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plz replay to this DB  Contemporary Topic—Custodial Grandparents Typically, pa

plz replay to this DB 
Contemporary Topic—Custodial Grandparents
Typically, parents are excited about the idea of their children growing up and having children of their own. They dream of being somewhat of an advisor to their children, playing and loving their grandchildren and just being an overall support when needed. Most parents of adult children long to become grandparents; but what happens when they are not afforded this wonderful opportunity, as instead they become the primary caregiver for their grandchildren? This is also known as custodial grandparents. For this week’s contemporary topic in social psychology, we will look deeper into this phenomenon to better understand its impact in the lives of those experiencing this particular household type. Globally, the number of families with a primary grandparent caregiver continues to increase (Xu et al., 2022). It is one of the fastest growing family types in the United States (Keller et al., 2023).
Research has found an array of reasons for grandparents having to provide care for their grandchildren. Some of these reasons include death of biological parent, parent’s incarceration, parental drug use, abuse & neglect, mental illness, etc. (Grünwald et al., 2022; Keller et al., 2023). In understanding the impact this has on the custodial grandparents, research has unfolded several recurring themes around the sometimes described burden of being the primary caregiver for grandchildren. Socioeconomic concerns, increased stress, limited resources and lack of support are among the themes mentioned (Grünwald et al., 2022; Martin et al., 2021; Mendoza et al., 2020). However, interestingly enough, one research study found that although grandparents admitted the increased amount of stress they experienced as a result of having the responsibility of raising their grandchildren was sometimes difficult, most grandparents admitted to being quite satisfied overall with their lives. Studies have also suggested that married grandparents experienced more resilience than single grandparents (Mendoza, 2020). For the impact this has on the grandchildren, there were concerns with findings that showed poor educational outcomes, increased depression, and anxiety symptoms, as well as experiencing more sibling relationship related stress than grandparent relationship stress (Keller et al., 2023; Xu et al., 2022; Wu et al., 2021).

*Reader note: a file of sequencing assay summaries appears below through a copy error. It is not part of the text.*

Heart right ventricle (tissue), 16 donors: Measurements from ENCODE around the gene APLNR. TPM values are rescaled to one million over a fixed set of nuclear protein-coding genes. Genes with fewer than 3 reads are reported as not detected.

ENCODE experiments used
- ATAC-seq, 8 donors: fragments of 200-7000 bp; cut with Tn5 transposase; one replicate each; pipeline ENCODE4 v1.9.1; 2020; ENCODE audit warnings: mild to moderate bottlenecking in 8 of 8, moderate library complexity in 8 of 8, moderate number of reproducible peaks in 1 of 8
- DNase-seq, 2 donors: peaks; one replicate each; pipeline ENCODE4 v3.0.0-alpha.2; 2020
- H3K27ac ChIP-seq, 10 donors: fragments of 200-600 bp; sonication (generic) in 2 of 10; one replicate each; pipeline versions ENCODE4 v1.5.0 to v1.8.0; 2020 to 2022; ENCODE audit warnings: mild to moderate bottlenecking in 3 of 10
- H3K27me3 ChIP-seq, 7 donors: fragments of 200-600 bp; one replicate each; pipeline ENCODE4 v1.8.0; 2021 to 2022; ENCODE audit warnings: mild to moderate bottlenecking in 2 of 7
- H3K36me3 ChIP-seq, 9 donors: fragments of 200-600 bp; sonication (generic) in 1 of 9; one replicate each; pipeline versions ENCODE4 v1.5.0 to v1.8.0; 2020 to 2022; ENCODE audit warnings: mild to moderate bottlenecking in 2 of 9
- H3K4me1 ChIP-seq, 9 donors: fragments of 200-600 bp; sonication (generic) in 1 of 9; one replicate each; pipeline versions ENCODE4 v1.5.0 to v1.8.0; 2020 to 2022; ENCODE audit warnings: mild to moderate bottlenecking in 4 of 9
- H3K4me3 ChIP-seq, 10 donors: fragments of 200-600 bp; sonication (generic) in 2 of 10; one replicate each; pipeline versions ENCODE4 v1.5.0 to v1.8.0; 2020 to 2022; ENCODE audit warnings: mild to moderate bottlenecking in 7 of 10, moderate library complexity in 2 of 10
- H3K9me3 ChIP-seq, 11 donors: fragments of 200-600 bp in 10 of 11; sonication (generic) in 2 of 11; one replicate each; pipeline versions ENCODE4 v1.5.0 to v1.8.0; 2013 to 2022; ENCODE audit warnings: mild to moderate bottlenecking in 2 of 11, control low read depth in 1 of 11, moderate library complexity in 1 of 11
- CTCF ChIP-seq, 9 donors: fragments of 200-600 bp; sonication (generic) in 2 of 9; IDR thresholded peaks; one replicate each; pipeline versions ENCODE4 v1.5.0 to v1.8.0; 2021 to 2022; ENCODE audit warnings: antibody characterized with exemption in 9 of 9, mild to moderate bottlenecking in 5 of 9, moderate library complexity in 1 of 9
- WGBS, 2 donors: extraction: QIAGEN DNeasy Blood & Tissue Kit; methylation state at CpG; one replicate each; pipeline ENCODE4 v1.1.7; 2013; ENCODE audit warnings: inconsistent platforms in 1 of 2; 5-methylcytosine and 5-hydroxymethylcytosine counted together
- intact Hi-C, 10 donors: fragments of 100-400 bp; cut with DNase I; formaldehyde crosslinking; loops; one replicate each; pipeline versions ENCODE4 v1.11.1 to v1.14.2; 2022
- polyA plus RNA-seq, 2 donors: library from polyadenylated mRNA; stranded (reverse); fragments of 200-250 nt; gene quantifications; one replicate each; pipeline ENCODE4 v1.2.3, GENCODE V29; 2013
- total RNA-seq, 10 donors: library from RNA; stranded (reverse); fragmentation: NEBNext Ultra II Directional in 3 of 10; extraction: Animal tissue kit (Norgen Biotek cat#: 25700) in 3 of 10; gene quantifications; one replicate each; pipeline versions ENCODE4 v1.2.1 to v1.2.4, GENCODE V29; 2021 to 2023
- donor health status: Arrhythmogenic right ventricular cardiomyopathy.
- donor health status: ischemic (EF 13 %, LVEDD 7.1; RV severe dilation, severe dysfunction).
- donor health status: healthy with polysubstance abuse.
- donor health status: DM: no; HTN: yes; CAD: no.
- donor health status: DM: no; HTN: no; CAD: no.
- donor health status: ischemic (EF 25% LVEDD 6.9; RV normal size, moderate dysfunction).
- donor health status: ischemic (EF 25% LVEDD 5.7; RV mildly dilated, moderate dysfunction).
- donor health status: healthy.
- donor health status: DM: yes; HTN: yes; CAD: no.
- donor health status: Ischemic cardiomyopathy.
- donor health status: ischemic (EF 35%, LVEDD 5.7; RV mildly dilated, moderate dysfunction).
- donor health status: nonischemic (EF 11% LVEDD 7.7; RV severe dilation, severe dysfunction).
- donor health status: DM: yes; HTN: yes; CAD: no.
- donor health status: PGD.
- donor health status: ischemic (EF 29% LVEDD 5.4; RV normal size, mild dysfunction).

Several limitations were identified to strengthen the knowledge base for this topic. One such limitation was the reported need for more longitudinal study to broaden our knowledge on long term impact on well being for grandparents and grandchildren relationship (Wu et al., 2022). Another limitation was the need for more risk mitigation studies to identify the resources and intervention to bring about better long-term outcomes (Mendoza et al., 2020). A third limitation involved studies being cross-sectional which does not allow for inferences about causality (Keller et al., 2023; Wu et al., 2021).
Although this is a growing phenomenon, it was not God’s design for this to happen this way. Psalm 78: 5-6 (New International Version, 1978/2011) says, “He decreed statutes for Jacob and established the law in Israel, which he commanded our ancestors to teach their children, so the next generation would know them, even the children yet to be born, and they in turn would tell their children.” This verse reminds us that as grandparents provide guidance to their children, when those children have children they are to teach them. This is not the case in the lives of so many custodial grandparents. Unfortunately, until creation is restored fully back to Christ, this will continue to be an ongoing saga.

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Contemporary Topic—Custodial Grandparents
Typically, pa appeared first on essaynook.com.

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